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NEWS: Daniel Evans announces star-studded inaugural Chichester season

In Festivals, Musicals, Native, News, Plays, Press Releases, Quotes, Regional theatre, Sticky by Press ReleasesLeave a Comment

Daniel Evans and Rachel Tackley announce Chichester Festival Theatre’s 2017 summer festival season – the first under their leadership as Artistic Director and Executive Director. Highlights include: Chichester’s Festival 2017 embraces classic and contemporary plays and musicals, with headline actors including Sharon D. Clarke, Omid Djalili, Marcia Gay Harden, Ian McKellen, Tracy-Ann Oberman, Brian J. Smith and Richard Wilson New …

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NEWS: David Horovitch reprises his role as Handel in All the Angels at Globe

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Shakespeare’s Globe has announced casting for All the Angels – Handel and the First Messiah, written by Nick Drake and directed by Jonathan Munby. The production runs in the Globe’s indoor Sam Wanamaker Playhouse from 6 December 2016 to Sunday 12 February 2017, with a press night on 8 December.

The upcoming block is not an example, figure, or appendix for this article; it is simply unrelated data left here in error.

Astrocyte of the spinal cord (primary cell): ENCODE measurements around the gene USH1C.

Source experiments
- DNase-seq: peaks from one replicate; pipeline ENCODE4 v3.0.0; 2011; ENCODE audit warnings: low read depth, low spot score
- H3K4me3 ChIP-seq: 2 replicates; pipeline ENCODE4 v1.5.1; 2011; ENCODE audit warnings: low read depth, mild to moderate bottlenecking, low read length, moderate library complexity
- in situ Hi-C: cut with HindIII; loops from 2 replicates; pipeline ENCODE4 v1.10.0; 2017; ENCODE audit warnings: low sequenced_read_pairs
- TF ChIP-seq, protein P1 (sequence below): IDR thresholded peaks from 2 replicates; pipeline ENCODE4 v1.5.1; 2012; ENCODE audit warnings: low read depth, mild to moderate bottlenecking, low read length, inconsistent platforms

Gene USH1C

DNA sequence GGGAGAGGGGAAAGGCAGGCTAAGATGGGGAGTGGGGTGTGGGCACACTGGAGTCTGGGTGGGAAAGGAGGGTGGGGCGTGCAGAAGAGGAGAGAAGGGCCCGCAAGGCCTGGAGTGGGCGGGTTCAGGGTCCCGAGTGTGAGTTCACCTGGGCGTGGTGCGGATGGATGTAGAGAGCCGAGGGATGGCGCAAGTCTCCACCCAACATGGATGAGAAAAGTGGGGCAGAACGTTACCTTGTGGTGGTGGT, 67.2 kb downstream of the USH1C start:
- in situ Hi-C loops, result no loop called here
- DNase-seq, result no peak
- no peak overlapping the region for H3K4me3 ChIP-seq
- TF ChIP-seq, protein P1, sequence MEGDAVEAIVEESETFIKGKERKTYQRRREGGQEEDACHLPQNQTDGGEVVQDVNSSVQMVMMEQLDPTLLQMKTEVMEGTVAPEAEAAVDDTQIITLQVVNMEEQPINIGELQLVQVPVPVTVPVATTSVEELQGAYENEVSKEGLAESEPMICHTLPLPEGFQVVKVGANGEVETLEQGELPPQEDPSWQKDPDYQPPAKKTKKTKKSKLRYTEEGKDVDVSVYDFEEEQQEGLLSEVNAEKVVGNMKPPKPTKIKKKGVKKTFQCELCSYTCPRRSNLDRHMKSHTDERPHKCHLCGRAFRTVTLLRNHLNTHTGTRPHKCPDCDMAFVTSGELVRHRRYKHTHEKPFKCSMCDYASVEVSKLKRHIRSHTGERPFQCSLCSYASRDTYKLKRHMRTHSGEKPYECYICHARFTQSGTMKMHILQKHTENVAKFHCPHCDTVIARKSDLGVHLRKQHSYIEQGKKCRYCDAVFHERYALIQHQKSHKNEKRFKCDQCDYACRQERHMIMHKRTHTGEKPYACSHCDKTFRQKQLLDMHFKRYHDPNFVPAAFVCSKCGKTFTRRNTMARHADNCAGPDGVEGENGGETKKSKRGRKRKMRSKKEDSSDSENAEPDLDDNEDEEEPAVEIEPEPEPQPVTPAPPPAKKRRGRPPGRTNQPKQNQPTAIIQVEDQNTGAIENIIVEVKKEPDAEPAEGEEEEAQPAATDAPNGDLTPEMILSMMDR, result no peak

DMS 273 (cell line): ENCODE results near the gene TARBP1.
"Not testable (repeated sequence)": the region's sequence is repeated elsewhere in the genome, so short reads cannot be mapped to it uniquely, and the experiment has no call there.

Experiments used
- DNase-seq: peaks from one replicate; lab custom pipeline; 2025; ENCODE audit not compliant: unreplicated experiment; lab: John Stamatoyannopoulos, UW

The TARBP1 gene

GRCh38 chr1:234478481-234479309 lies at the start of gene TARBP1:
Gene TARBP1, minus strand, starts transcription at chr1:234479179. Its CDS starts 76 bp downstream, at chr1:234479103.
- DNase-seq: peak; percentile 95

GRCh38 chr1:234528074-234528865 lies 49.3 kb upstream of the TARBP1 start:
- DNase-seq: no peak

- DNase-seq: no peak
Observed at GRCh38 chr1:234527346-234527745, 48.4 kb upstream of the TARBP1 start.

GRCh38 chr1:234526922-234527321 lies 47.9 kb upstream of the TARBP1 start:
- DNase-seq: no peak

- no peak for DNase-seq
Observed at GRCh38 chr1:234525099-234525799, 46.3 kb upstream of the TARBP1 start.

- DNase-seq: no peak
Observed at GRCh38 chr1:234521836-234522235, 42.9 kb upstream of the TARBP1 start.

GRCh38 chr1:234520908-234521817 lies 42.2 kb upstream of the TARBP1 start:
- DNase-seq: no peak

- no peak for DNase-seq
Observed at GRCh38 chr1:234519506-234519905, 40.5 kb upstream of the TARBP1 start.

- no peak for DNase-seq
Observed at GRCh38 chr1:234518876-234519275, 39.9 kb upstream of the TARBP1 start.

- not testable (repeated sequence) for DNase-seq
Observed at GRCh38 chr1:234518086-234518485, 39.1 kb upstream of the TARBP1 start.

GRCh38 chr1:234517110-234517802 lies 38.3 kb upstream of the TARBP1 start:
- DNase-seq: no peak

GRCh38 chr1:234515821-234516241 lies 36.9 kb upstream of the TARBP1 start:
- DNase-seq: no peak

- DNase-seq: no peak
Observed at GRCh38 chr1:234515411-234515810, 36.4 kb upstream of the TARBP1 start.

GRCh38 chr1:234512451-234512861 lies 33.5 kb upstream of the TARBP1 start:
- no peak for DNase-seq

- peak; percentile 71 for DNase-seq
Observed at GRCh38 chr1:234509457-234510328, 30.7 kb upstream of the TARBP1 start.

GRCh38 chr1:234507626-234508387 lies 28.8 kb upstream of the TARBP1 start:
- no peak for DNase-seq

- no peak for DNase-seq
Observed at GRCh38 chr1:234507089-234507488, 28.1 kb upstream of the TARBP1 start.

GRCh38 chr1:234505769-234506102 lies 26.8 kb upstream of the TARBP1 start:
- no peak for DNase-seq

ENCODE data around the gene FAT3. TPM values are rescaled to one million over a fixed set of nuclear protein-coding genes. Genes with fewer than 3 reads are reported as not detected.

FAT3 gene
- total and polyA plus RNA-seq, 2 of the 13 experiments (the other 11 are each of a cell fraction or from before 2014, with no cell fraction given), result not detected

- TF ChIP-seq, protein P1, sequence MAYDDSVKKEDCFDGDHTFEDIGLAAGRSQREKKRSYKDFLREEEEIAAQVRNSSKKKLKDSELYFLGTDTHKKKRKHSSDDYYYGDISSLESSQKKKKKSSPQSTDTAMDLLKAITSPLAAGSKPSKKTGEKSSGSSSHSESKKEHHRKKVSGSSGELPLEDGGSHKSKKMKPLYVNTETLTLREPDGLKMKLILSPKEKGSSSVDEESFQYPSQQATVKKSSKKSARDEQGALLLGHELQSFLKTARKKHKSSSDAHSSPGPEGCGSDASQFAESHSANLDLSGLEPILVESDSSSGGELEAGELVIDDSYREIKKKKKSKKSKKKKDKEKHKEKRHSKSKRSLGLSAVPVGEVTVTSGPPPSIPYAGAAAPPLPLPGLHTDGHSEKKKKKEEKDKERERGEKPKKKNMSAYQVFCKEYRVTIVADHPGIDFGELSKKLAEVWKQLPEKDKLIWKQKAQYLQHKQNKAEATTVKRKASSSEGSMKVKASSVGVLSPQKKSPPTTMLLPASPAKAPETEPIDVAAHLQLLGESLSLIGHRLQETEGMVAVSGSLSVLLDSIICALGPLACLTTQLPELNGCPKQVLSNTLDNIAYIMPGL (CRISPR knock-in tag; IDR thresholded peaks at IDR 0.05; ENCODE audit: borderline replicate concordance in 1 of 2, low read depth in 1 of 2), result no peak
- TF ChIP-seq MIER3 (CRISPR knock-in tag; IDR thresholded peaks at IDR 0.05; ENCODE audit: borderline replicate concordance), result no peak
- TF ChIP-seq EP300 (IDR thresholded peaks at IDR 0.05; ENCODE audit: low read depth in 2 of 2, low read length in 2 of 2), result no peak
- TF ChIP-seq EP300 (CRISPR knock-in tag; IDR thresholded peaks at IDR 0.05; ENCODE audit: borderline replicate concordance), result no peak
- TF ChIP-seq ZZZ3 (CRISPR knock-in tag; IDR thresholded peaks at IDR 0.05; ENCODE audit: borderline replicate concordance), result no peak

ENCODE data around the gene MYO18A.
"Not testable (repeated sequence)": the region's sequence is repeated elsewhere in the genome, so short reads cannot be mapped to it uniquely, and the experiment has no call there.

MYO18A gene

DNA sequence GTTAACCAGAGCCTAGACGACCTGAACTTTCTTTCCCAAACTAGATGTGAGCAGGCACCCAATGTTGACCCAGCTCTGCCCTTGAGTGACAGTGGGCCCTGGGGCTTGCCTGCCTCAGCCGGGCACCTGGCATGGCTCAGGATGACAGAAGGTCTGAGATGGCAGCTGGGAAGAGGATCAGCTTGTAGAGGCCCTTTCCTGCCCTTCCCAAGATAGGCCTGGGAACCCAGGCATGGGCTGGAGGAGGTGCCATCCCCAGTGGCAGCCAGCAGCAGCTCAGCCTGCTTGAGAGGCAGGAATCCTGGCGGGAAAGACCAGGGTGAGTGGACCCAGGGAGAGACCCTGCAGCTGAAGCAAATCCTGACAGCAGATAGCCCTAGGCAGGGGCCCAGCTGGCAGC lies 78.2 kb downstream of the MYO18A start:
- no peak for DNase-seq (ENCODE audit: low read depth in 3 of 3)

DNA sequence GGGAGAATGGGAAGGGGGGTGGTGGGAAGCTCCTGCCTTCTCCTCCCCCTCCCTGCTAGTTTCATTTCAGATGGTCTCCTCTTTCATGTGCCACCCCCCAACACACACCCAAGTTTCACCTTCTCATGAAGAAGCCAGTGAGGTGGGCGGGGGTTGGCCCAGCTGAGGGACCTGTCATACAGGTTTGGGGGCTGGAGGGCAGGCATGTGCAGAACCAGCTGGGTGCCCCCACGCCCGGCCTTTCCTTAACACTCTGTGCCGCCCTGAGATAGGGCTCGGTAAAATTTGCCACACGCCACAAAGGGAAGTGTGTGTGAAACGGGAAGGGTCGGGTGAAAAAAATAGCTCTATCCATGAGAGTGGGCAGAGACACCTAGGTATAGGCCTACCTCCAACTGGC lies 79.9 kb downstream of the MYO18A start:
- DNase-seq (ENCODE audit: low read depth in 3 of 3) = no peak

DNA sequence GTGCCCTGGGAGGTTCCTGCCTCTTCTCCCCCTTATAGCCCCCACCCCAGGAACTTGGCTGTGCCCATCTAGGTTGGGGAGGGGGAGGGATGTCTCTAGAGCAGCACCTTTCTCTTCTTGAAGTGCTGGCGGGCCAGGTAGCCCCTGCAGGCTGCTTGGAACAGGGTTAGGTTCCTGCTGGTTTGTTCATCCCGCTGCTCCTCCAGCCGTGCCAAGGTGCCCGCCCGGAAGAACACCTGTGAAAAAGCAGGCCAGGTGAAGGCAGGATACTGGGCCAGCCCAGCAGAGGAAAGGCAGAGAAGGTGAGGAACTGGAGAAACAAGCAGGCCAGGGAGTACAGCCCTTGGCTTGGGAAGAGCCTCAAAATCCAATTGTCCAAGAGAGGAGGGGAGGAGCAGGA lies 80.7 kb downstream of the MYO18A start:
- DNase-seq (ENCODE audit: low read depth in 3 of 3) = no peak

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NEWS: Kneehigh comes to the Globe in Emma Rice’s first season

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Shakespeare’s Globe is delighted to announce Emma Rice’s inaugural season as Artistic Director. The 2016 Wonder Season will open with A Midsummer Night’s Dream on Saturday 30 April, followed by The Taming of the Shrew, Macbeth, 946 The Amazing Story of Adolphus Tips and Imogen. Jonathan Munby’s The Merchant of Venice, starring Jonathan Pryce, will open at the Liverpool Playhouse, …

ALL THE ANGELS – Sam Wanamaker Playhouse

In London theatre, Plays, Reviews by Libby PurvesLeave a Comment

Handel’s Messiah is a phenomenon: written in three weeks in the composer’s most disappointed phase, to this day it plays as sublimely as a chamber piece with eight singers as with the four thousand of us who annually sing it at the Royal Albert Hall in The Really Big Chorus (I operate as a semi-competent alto). It gets treated with high professionalism or as a parish singalong, truncated at the Alleluia Chorus or recorded as a “best-of” with some of the most beautiful moments missing, is done with heavy Victorian pomposity or bright original instruments, speeded up and slowed down. Nothing dents its shine.